I’ve just finished the second revision of chapter 1. Rewriting has started. I’ve decided to seed references to current events and see how they grow.
My current reading helps me to stand back and reconsider. Having not read a book by Colm Toibin for some time, I decided I must try Nora Webster with others in my reading group. It was my turn to lead the discussion. I made my notes before reading any reviews online, and then looked them up. Most praised his style which I found too sober. I wanted to know the street and small town where Nora lived through more evocation of place, though there was a mist and some description of weather, particularly by the sea. The frequent visits to Dublin didn’t evoke the city for me either. Nor did I get much picture of what Nora, her family and friends really looked like. I couldn’t imagine them. Was it just me? Curiously, I was the only one in the group who didn’t know Ireland well. They knew the places and the coastline, so the setting was clear to them. One found Nora’s grieving for her husband reminiscent of her mother’s. She also lost her husband in early middle age and was left responsible for a large family.
I turned to Ian McEwan’s latest novel, The Children Act, with a sense of relief. I know London quite well. He placed Fiona, a successful judge, firmly on a comfortable chair, her papers around her. It was carefully placed so she could see her grand piano in a tastefully furnished room. I was prepared for the story to come out of this scene, and so it did. Densely written and clearly paced, it almost escaped McEwen’s tendency to show off his newfound knowledge – this time about the legal profession. Was it in Saturday that I jumped meticulous descriptions of brain surgery? Or with Balzac – was it in Le Père Goriot that I jumped pages and pages, or so it seemed, of descriptions of perfume bottles? He also avoided his tendency to have a violent event, described in detail, about two thirds into the narrative. I was caught in the weave of the book: strands of life in court with an array of colleagues to the hospital, the Jehovah’s Witnesses, the young man refusing blood transfusions that would save his life through pure or blinkered belief, and the interplay of young and older lives.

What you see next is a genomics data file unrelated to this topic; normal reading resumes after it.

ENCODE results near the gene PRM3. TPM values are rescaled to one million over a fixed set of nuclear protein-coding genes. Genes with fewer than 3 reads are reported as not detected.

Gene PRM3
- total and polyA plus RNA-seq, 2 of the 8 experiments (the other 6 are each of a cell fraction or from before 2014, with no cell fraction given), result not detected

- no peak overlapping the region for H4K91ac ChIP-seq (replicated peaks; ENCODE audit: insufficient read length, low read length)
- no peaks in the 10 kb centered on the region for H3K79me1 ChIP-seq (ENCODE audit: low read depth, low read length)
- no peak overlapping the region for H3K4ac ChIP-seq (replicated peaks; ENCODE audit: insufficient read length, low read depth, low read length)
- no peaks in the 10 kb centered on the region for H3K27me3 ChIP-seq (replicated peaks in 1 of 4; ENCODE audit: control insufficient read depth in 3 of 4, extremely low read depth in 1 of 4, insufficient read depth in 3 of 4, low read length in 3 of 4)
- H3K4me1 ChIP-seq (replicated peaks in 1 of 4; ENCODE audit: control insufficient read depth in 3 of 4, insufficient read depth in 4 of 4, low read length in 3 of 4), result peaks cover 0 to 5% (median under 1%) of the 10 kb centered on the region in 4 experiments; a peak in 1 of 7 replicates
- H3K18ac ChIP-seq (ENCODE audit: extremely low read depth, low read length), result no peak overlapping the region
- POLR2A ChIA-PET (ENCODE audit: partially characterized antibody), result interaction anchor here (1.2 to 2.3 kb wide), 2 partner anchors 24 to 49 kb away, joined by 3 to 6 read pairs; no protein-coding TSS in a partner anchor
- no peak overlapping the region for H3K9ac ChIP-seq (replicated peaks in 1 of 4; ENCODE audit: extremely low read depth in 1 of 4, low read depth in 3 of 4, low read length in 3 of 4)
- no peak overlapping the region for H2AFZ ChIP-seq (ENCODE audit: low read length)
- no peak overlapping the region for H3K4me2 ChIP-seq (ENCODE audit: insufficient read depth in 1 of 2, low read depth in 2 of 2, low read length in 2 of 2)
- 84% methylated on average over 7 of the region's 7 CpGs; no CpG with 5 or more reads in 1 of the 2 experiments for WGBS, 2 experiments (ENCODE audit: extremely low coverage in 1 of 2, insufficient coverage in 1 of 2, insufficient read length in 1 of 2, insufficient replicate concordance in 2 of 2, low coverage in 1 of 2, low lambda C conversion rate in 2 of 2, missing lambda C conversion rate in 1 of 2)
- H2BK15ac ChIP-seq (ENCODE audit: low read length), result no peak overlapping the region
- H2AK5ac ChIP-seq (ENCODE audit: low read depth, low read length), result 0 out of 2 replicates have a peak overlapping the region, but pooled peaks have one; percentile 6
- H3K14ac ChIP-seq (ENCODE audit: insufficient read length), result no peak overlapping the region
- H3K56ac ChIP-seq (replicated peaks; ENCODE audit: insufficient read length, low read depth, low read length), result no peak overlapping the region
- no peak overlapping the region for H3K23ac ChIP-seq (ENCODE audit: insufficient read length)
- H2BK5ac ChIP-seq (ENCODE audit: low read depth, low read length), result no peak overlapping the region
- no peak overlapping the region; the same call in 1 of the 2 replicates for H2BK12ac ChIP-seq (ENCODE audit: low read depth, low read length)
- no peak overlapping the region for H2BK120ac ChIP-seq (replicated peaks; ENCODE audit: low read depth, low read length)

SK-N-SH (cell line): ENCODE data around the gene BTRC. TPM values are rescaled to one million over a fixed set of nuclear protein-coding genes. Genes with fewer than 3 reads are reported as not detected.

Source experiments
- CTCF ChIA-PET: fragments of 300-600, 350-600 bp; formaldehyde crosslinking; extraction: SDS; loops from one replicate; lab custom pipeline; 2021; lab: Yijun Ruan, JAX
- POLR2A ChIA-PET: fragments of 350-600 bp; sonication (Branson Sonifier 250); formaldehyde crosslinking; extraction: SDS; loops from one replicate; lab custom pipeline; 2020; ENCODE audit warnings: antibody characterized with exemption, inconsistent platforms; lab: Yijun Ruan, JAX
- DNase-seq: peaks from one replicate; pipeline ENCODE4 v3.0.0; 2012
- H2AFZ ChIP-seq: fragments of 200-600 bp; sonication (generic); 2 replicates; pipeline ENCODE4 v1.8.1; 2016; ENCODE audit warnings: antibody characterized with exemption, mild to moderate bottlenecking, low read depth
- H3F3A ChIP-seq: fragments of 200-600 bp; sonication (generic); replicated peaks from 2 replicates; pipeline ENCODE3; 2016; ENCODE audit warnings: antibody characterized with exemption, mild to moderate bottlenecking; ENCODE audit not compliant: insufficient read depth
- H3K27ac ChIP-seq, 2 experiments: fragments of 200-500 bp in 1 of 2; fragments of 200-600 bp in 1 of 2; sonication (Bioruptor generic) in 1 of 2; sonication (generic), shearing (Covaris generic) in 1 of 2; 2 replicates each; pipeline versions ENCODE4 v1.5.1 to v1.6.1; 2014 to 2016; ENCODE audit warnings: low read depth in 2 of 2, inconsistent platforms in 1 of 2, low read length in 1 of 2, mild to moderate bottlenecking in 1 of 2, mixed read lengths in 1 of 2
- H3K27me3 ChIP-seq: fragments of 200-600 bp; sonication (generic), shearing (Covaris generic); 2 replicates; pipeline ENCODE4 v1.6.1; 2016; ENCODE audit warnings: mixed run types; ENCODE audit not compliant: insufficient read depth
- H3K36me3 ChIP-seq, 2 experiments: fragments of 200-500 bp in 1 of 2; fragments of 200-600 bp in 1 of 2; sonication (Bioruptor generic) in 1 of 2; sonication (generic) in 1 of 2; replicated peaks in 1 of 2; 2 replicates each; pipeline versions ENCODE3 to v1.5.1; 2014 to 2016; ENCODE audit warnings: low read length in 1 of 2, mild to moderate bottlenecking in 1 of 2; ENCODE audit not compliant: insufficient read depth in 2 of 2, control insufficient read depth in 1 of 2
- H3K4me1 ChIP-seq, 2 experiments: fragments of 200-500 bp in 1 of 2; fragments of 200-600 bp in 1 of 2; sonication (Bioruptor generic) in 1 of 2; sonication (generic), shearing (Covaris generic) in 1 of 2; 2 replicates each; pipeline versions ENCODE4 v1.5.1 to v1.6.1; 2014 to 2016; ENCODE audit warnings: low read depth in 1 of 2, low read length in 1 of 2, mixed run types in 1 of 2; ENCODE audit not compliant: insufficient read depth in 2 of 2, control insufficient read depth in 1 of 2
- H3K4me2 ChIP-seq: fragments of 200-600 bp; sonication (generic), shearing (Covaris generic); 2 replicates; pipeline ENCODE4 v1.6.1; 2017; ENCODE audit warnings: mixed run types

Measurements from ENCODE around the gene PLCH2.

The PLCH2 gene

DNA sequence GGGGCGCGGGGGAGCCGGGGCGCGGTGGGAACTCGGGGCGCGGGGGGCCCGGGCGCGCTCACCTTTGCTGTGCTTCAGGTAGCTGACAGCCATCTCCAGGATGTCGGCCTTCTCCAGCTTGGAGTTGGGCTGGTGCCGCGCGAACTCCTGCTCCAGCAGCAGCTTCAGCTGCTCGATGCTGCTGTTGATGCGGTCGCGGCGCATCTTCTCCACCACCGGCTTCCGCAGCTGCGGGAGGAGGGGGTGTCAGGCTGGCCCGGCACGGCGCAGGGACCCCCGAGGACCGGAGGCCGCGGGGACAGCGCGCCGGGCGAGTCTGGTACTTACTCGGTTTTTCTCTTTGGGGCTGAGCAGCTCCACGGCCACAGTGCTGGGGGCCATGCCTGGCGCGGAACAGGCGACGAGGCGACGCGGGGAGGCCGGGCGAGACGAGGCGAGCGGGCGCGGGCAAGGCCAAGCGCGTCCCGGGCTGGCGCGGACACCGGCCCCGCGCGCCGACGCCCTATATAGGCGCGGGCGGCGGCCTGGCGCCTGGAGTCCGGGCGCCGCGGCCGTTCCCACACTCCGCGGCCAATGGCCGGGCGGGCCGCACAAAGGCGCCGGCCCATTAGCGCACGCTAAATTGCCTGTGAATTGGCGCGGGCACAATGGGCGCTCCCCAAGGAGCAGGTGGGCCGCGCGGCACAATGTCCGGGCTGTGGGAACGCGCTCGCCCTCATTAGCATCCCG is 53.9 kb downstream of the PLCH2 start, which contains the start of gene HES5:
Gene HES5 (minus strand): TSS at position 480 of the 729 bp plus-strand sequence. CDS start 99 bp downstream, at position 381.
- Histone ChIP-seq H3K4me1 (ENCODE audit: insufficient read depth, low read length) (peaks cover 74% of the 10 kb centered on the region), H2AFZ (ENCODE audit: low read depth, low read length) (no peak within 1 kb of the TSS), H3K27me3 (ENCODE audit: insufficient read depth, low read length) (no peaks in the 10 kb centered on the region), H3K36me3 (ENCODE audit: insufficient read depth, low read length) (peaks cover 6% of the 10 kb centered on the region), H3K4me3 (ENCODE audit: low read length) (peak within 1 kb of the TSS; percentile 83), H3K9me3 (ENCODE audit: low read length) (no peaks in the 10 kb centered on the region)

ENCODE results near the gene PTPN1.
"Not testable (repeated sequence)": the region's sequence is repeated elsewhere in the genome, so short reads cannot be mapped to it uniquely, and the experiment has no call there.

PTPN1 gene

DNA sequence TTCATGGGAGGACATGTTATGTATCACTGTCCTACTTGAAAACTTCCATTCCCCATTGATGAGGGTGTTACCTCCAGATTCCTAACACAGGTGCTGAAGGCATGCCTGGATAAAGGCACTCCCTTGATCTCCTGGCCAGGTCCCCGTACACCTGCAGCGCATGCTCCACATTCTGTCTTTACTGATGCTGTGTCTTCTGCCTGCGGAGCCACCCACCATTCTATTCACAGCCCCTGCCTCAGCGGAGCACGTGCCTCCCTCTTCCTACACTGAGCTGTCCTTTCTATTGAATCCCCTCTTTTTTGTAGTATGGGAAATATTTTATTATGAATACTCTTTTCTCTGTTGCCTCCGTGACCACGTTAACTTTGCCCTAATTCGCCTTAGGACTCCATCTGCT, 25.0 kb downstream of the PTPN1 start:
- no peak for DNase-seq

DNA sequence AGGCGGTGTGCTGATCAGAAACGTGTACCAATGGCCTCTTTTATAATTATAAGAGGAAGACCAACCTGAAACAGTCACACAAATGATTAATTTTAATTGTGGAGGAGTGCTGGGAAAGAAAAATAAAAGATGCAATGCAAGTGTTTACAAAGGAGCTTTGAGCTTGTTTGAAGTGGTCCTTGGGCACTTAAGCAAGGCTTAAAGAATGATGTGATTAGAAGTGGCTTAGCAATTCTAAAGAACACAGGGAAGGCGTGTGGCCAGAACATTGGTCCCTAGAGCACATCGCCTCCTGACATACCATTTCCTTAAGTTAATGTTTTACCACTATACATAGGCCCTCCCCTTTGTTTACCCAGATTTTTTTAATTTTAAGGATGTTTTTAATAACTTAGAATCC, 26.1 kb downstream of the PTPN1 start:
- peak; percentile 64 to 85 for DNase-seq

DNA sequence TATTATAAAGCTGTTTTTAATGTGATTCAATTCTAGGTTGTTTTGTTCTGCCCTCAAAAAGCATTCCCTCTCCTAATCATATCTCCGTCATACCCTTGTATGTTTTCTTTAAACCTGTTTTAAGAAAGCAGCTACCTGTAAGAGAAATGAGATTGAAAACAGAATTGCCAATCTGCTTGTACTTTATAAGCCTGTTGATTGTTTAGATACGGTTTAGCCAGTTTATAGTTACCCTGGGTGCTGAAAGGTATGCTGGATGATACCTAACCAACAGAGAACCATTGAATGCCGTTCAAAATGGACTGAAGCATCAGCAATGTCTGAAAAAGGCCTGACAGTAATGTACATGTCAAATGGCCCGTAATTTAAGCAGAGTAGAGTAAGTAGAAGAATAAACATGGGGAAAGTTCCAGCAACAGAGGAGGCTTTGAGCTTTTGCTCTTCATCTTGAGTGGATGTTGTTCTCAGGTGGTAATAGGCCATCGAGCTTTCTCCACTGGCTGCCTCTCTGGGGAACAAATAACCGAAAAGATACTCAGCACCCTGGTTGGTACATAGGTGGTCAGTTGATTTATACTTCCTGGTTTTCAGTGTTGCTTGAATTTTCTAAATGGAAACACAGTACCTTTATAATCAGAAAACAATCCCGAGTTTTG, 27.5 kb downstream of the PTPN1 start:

Until I had jaundice I used to donate blood because I have a rare blood group. I never thought that someone could refuse a life-giving transfusion because it is someone else’s blood. Menstruating women must renew their blood every few years, but men don’t. What about a heart transplant?
A friend of a friend of mine has had an amazing triple transplant – heart, liver and kidneys. Twelve years later, on holiday in France, he had an accident. The French hospital was immediately in touch with the one in England where the transplants took place, and all was resolved.
Amazing, almost miraculous modern surgery.
What I love about both books was the role great music played in the conclusion, for both Nora and Fiona. It’s some time since I wrote the ending to my current novel; music has a role there too.